Archive for September, 2018

Sailing Fee-Fi: Part 2

September 11, 2018

We are members of the Traditional Small Craft Association, a really interesting group for anyone interested in small boats. Our focus for the last couple of decades has really been with larger boats, but this year we decided to try something different and signed up for the Small Reach Regatta. For those not familiar with the SRR, it is not a regatta but more of a Maine take on the small boat “raids” that are so popular in Europe. Many small boats get together and decide on a destination for the day determined by weather and the size of the fleet, then sail, row, or paddle to that destination for lunch on a beach and return to the starting point after lunch and social time on the beach. The social time is continued at the campground used as a base for the fleet at the end of the day.

wvt0bf2ynol6pkiw3yv4sc3yk1z7qi5r

Pond Island lunch stop.

We thought it would be fun to bring Fee-Fi to the event and sail her with the fleet, and despite one rain day and two that included some fog, it was a lot of fun. The array of different small craft was amazing, a totally different experience to watching a fleet of sailboats that are all of the same class, this was more like stepping back in time when sail or oar were the only means of propulsion for small boats.

e8jxcu2yblvanex9hfc2ilmliegww4uf

Fee-Fi in the 2018 SRR.

The event was great fun and challenging since, though Fee-Fi has always provided basic launch service under oar or sail for us and our Friendship sloop, we had not used her before as our main mode of transport over distance. It was a different experience and a really enjoyable one.

55pfm8g4b32u3il6byouyd21u9b9beud

Some of the fleet heading to Naskeag Point.

4iwxqmzj77xuo53cmxnfhuz851rn0izk

Naskeag Point at the edge of the fog.

For us, anyway, mingling with other small boat sailors was almost as much fun as the actual sailing.

The three day event was sponsored by the Down East Chapter of the TSCA who did a terrific job as hosts despite the unfavorable weather.

Advertisements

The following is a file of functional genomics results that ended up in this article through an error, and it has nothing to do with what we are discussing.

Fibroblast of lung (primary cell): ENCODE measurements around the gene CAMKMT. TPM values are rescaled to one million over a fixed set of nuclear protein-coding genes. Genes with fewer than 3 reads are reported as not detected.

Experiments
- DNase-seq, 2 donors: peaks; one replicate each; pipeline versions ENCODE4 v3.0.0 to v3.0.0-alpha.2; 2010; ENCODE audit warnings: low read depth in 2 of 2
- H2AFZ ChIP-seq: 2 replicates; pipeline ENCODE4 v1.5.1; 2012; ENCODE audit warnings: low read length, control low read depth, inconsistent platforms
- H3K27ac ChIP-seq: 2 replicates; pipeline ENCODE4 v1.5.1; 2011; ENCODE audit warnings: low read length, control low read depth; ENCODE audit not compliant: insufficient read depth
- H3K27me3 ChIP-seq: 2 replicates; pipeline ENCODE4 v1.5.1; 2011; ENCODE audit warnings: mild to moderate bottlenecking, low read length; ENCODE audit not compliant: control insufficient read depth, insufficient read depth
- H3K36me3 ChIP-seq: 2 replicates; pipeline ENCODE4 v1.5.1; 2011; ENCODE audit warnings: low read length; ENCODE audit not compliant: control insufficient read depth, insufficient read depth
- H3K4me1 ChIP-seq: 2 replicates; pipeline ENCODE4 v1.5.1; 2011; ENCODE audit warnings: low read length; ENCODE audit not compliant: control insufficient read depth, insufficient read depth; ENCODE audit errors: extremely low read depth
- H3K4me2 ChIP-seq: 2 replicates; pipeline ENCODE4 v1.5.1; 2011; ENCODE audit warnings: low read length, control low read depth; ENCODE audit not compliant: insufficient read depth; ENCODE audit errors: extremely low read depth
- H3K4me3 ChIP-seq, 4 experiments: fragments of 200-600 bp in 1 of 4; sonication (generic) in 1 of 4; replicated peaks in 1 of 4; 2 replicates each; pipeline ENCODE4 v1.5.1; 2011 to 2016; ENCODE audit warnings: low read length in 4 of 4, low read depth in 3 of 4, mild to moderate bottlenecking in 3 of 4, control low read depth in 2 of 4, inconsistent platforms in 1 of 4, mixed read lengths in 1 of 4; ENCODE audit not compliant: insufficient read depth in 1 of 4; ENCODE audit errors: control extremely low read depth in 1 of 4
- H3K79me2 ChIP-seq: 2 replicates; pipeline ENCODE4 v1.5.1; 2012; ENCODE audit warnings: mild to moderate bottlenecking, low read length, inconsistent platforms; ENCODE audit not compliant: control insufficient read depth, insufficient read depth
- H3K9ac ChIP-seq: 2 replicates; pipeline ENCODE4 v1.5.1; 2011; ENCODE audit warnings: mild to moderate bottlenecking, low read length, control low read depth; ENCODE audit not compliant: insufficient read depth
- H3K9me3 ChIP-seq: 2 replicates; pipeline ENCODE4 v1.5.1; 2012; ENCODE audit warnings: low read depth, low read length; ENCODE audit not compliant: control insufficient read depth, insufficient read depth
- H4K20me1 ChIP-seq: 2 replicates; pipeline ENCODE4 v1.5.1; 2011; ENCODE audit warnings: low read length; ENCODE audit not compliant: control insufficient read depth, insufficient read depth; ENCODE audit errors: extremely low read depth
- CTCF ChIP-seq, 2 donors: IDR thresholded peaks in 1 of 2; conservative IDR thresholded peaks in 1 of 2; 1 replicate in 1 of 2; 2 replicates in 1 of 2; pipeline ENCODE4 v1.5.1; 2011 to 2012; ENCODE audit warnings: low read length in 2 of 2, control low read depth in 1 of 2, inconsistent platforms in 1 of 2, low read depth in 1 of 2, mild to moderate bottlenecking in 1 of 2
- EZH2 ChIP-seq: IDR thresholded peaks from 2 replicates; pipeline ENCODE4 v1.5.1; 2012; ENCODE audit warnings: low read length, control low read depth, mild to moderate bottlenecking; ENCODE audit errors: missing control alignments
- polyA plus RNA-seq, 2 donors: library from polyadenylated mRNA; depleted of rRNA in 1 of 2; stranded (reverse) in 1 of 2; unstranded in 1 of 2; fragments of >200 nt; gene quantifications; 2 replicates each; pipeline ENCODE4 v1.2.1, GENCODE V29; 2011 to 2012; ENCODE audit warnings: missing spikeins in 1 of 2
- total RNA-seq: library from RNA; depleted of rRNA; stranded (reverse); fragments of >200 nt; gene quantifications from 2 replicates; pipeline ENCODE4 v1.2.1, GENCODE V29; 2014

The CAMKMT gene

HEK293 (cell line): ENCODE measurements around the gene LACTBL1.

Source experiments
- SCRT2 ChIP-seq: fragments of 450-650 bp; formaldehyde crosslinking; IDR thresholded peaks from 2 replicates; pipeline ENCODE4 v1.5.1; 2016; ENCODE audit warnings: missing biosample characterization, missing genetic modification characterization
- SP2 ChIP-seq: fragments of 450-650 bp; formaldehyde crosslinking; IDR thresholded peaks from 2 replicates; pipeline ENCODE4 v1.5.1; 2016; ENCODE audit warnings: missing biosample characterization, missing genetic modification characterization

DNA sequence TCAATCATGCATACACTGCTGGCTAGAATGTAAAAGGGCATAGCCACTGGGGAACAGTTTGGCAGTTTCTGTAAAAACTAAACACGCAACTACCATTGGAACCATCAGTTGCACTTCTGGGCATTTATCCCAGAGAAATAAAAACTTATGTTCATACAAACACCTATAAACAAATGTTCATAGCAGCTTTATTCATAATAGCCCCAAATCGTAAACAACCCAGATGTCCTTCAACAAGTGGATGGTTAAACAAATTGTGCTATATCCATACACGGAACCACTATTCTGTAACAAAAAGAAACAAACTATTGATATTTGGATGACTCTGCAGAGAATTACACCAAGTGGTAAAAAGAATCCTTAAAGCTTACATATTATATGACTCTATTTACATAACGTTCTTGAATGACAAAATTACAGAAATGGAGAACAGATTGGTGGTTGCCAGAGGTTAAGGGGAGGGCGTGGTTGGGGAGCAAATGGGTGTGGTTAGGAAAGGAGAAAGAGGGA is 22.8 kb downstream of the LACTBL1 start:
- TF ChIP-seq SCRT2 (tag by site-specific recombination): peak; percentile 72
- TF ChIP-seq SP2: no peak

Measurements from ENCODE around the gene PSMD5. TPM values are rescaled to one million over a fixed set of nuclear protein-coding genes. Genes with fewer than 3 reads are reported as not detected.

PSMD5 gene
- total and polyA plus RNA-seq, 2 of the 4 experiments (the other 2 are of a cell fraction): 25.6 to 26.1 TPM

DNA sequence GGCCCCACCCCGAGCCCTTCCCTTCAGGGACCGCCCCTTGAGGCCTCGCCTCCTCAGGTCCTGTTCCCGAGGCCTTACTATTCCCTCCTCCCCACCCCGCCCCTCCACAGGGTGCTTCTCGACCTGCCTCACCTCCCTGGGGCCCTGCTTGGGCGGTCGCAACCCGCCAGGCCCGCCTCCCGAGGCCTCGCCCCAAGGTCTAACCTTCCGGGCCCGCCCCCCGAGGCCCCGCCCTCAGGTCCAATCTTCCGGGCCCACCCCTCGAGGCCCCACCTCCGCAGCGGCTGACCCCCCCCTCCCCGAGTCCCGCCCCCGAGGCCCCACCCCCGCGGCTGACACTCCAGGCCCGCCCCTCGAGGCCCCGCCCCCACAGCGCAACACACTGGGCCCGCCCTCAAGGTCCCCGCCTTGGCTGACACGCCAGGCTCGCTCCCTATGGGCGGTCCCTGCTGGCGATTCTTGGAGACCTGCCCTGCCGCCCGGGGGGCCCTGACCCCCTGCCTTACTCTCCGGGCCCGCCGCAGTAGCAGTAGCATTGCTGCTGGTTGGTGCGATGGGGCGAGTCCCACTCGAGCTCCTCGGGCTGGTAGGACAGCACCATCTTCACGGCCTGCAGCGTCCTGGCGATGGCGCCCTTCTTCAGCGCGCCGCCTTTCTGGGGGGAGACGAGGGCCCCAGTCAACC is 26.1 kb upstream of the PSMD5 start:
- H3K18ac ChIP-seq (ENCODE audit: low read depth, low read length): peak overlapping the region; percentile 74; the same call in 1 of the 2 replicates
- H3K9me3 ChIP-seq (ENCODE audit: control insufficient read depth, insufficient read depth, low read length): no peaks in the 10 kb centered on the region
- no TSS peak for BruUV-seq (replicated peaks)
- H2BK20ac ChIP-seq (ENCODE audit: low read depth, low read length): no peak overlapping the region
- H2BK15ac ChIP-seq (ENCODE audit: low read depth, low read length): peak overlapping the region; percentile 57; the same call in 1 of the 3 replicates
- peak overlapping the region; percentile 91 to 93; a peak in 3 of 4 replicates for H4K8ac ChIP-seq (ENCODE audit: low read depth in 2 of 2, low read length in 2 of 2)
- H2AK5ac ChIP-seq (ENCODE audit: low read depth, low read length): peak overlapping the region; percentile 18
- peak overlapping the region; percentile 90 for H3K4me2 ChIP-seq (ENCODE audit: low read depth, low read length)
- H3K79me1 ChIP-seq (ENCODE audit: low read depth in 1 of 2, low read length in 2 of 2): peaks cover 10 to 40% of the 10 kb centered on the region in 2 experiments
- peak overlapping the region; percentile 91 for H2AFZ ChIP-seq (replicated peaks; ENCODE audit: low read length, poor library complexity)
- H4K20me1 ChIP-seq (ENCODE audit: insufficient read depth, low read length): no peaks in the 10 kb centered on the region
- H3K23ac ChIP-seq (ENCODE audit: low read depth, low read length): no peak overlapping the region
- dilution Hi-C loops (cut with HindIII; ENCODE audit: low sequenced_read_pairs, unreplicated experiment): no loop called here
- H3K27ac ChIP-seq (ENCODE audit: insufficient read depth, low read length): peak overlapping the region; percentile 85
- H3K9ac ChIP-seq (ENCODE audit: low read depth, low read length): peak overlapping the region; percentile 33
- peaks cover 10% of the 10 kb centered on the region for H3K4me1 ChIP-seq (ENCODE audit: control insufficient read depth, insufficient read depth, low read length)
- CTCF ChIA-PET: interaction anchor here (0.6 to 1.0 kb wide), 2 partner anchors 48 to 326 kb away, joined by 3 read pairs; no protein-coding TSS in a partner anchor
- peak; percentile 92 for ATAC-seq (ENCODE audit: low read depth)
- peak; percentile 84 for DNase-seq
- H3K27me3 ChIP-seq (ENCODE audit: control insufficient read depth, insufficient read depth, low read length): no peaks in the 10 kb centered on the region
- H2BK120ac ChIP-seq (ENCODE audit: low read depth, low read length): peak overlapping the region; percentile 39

Sailing Fee-Fi: Part 1

September 6, 2018

I have not followed up in a while with developments with our sailing tender Fee-Fi the Penny Fee design that we built to move us to and from the Friendship sloop, but she has gotten a lot of use in the last six seasons.

As I have written before on this site, both the rig and the interior layout are departures from the excellent set of plans provided, by Iain Oughtred, but we needed a simple, self contained boat to serve as launch and tender with as few spars and odds and ends to clutter the boat as we could manage. So we made changes that allow us to keep safety gear on the boat at all times and still allow us the maximum amount of room for cargo and passengers. I think she might go to weather slightly better with the yawl rig suggested in the plans, however, we needed closed storage aft where the mizzen would have been and that would have meant more spars and more pieces.

The big advantage to the sprit rig is that the sail can be furled by one long pull on the brailing line. The brailing line collapses and bundles the sprit and sail up against the mast. This allows us to sail right up to the mother ship and furl the sail in one smooth movement with minimal fuss. It also means that should the wind die completely, the sail can be brailed up and we can row without having to strike the sail. Should the wind reappear, we have only to let go the brailing line and we can sail again.

 

Here is a quick video that might give a better idea of what kind of performance we get from her under sail.